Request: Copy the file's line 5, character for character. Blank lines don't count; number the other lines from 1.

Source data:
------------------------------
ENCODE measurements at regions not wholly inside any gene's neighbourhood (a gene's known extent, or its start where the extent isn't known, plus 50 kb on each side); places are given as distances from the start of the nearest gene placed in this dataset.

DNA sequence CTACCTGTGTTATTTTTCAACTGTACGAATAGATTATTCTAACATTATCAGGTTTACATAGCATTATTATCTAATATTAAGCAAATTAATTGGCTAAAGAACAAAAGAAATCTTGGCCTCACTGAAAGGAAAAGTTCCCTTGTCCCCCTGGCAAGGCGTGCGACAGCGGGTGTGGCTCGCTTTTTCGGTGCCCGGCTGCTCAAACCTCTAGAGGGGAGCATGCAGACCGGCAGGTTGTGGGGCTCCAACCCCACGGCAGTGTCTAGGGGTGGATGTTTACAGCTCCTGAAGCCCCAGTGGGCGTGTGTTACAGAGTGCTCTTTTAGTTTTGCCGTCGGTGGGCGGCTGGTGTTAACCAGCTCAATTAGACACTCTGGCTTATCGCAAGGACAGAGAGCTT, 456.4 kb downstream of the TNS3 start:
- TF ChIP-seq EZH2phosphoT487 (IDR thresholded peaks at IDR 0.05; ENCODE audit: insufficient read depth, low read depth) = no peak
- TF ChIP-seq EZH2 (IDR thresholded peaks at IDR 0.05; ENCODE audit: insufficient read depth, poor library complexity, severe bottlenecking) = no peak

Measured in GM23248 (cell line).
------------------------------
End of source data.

Measured in GM23248 (cell line).